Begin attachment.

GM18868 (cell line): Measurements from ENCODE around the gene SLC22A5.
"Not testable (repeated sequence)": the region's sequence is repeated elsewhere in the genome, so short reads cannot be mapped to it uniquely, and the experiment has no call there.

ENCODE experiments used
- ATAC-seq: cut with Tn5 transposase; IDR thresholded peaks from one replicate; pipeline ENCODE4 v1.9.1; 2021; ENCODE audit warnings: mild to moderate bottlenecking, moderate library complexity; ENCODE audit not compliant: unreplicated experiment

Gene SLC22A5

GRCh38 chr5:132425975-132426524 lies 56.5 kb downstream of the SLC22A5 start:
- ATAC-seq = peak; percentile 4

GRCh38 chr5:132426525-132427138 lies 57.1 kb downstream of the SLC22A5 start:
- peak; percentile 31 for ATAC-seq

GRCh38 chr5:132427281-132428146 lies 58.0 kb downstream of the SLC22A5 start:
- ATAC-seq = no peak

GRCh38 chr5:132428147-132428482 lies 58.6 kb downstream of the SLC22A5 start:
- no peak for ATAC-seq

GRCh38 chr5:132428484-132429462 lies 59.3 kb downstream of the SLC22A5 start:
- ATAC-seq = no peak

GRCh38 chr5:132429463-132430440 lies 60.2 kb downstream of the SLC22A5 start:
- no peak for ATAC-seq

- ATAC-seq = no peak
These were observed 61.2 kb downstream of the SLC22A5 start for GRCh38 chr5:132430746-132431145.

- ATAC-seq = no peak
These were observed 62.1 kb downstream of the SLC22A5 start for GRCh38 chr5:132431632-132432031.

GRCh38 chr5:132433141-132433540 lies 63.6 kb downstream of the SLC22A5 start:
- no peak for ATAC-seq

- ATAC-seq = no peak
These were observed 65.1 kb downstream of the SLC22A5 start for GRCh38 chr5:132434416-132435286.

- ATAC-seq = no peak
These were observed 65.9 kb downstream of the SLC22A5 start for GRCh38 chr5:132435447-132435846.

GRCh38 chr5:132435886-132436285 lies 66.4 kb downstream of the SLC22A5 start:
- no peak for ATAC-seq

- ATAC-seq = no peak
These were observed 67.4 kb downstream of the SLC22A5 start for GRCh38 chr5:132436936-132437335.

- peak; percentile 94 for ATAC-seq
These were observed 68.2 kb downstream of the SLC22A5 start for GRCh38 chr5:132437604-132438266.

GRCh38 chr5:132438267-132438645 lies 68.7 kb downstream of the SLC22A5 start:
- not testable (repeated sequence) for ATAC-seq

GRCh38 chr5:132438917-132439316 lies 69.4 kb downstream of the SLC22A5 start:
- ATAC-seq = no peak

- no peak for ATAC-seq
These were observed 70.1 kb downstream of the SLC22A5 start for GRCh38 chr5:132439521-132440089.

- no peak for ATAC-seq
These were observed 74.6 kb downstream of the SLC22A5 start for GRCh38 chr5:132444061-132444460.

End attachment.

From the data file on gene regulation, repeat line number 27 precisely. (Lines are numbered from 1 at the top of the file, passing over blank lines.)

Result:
These were observed 65.9 kb downstream of the SLC22A5 start for GRCh38 chr5:132435447-132435846.